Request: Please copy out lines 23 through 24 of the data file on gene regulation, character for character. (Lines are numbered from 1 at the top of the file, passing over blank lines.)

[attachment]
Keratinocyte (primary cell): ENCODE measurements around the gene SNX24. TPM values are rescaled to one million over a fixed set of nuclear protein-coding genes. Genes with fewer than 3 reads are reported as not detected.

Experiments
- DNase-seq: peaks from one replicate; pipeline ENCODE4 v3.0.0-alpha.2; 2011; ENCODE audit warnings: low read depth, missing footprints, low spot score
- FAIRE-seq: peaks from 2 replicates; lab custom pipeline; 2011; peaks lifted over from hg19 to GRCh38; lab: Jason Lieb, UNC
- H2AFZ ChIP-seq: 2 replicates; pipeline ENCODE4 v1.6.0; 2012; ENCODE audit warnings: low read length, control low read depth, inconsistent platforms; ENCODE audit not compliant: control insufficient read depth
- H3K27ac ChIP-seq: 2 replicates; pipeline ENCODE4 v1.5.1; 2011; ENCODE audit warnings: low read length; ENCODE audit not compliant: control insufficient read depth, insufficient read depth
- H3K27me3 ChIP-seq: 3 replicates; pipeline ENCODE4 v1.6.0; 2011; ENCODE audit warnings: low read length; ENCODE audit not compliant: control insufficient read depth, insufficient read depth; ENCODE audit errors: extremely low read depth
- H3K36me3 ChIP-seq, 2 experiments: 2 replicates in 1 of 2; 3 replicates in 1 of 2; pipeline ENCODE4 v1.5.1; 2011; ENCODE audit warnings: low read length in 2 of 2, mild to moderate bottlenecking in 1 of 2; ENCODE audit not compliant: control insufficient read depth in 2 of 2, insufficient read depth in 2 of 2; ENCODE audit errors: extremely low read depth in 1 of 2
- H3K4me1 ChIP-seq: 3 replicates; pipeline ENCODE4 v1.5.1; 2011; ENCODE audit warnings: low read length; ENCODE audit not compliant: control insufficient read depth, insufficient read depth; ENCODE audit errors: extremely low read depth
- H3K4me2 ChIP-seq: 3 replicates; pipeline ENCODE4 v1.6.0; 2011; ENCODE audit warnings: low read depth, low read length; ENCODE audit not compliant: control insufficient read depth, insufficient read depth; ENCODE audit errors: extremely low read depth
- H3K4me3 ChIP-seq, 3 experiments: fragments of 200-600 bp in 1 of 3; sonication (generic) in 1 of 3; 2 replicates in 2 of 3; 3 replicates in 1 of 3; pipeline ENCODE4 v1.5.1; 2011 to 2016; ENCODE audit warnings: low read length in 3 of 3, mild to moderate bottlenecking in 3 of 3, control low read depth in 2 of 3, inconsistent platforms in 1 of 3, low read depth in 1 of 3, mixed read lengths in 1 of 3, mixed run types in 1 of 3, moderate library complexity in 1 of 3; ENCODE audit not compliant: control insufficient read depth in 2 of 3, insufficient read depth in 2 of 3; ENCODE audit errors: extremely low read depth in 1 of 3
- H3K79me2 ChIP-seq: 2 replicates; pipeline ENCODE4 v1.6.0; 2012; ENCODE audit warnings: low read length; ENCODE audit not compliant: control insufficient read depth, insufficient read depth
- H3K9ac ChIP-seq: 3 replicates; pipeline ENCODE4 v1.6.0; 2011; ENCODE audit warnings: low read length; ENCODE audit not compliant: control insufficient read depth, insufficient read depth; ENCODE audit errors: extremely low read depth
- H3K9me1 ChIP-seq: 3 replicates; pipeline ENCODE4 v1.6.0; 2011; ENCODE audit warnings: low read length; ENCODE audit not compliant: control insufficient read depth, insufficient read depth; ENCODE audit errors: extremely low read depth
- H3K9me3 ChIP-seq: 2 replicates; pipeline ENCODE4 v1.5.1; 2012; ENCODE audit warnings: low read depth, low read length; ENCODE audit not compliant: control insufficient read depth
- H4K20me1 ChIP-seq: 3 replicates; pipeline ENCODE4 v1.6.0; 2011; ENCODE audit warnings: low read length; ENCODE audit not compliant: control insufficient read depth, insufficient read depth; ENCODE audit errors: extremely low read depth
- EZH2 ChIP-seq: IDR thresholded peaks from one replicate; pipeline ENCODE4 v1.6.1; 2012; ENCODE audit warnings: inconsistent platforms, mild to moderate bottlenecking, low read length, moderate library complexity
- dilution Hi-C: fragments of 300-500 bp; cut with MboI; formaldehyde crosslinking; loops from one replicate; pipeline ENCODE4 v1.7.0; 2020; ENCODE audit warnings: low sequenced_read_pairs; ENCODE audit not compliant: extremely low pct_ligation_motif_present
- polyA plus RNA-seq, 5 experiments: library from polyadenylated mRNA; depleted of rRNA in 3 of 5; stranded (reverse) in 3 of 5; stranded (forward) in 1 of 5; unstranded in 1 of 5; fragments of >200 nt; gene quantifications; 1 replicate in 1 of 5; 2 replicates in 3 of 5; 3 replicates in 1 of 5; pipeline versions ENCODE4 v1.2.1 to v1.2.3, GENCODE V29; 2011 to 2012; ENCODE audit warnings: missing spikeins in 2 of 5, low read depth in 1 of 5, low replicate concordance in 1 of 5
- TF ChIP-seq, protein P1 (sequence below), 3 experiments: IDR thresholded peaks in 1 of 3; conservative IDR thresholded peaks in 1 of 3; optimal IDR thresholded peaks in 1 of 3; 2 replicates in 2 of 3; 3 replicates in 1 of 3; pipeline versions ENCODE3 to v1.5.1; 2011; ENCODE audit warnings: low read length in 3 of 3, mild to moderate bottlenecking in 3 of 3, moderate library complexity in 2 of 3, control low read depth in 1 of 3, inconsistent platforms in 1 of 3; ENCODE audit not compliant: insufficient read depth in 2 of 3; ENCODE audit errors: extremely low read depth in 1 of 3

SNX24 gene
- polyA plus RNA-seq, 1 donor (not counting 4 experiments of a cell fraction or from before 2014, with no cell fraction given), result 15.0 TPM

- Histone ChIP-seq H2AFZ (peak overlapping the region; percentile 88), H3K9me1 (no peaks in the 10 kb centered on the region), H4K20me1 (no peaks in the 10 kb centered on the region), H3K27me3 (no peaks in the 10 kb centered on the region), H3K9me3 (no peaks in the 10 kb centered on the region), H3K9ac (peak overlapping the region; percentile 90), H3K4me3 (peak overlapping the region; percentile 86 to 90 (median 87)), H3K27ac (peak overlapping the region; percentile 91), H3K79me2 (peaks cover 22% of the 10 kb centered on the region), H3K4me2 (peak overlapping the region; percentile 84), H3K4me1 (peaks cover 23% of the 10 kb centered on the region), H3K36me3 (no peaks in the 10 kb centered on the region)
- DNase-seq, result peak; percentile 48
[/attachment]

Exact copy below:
- Histone ChIP-seq H2AFZ (peak overlapping the region; percentile 88), H3K9me1 (no peaks in the 10 kb centered on the region), H4K20me1 (no peaks in the 10 kb centered on the region), H3K27me3 (no peaks in the 10 kb centered on the region), H3K9me3 (no peaks in the 10 kb centered on the region), H3K9ac (peak overlapping the region; percentile 90), H3K4me3 (peak overlapping the region; percentile 86 to 90 (median 87)), H3K27ac (peak overlapping the region; percentile 91), H3K79me2 (peaks cover 22% of the 10 kb centered on the region), H3K4me2 (peak overlapping the region; percentile 84), H3K4me1 (peaks cover 23% of the 10 kb centered on the region), H3K36me3 (no peaks in the 10 kb centered on the region)
- DNase-seq, result peak; percentile 48